Be gracious. With yourself. With others. With your parents. With your fiance’s parents. With family and friends. Assume the best. Take deep breaths. Wait a day to respond to the annoying email or text from a sibling or acquaintance that just seems so rude or unhelpful in the moment. It is so so hard sometimes. But make graciousness your goal, and you will be far less stressed.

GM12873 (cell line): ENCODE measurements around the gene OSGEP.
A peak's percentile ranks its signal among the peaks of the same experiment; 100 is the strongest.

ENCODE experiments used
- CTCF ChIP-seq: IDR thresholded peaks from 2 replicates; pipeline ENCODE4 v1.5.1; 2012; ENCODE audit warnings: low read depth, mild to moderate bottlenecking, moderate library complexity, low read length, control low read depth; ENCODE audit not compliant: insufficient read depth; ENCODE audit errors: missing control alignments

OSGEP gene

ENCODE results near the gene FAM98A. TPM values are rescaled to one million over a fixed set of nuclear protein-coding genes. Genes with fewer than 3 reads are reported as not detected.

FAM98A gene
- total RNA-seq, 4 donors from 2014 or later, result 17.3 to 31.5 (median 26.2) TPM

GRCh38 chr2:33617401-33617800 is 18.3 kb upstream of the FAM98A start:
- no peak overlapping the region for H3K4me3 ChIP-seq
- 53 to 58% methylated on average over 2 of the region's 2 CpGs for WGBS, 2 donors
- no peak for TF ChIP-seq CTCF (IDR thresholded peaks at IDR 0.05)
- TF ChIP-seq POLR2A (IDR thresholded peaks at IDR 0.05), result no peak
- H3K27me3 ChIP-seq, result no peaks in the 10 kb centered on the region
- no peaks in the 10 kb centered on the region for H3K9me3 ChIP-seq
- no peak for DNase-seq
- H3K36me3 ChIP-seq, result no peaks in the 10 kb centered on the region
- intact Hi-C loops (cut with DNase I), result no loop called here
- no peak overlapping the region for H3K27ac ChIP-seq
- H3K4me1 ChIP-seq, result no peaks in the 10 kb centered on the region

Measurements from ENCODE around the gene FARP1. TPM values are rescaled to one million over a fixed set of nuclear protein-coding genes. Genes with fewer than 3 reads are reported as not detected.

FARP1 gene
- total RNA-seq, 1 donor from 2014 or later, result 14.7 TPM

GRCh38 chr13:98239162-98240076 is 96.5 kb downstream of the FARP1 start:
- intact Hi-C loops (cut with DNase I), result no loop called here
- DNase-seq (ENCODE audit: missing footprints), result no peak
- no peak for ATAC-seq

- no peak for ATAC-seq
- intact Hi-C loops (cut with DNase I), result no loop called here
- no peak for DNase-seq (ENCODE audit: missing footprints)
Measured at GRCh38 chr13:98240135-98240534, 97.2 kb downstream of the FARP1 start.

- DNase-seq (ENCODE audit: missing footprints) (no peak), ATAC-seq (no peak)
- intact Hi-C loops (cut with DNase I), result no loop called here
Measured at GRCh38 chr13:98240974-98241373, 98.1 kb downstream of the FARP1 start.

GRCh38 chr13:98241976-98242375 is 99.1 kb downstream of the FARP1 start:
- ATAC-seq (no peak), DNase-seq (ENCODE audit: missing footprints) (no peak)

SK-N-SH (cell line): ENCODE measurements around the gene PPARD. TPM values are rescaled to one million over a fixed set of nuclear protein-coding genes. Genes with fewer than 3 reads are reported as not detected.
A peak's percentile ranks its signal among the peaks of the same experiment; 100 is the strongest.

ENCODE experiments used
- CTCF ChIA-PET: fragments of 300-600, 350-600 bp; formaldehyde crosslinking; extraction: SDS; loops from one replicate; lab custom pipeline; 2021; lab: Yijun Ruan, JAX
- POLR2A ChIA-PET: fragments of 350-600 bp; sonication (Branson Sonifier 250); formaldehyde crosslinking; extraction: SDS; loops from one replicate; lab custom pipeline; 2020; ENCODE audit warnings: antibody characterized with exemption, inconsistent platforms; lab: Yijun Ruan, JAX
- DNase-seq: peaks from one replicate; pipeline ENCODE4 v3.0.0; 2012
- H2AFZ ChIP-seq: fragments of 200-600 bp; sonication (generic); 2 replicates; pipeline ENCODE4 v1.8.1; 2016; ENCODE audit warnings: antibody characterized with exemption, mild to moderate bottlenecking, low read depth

Think about each element and aspect of your wedding and what it communicates, and/or think about the logistics of doing it. Is what it communicates something you value? If not, don’t do it, or find a way to do it in a way that communicates what you value. A lot of “traditions” are actually quite new, and not necessarily necessary. For instance, I had no desire to be hugged by 140 people in succession, so we didn’t do a receiving line. I hated being a single person at weddings and being summoned out onto the dance floor to try to catch a bouquet, so we didn’t do a bouquet toss. We really love desserts, so we did a dessert bar rather than a cake. Figure out what you love and don’t love, and find creative ways to do it. Are the logistics of X idea going to be a nightmare for you and/or your mom and/or your guests? Maybe not the best idea to pursue.